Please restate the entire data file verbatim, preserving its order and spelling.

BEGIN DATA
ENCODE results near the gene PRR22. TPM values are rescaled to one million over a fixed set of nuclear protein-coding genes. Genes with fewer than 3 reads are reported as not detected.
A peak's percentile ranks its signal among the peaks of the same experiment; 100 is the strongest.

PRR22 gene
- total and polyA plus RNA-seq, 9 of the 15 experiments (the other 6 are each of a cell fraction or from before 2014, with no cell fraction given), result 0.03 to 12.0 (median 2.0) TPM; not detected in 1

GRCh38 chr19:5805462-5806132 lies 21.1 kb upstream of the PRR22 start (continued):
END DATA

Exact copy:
ENCODE results near the gene PRR22. TPM values are rescaled to one million over a fixed set of nuclear protein-coding genes. Genes with fewer than 3 reads are reported as not detected.
A peak's percentile ranks its signal among the peaks of the same experiment; 100 is the strongest.

PRR22 gene
- total and polyA plus RNA-seq, 9 of the 15 experiments (the other 6 are each of a cell fraction or from before 2014, with no cell fraction given), result 0.03 to 12.0 (median 2.0) TPM; not detected in 1

GRCh38 chr19:5805462-5806132 lies 21.1 kb upstream of the PRR22 start (continued):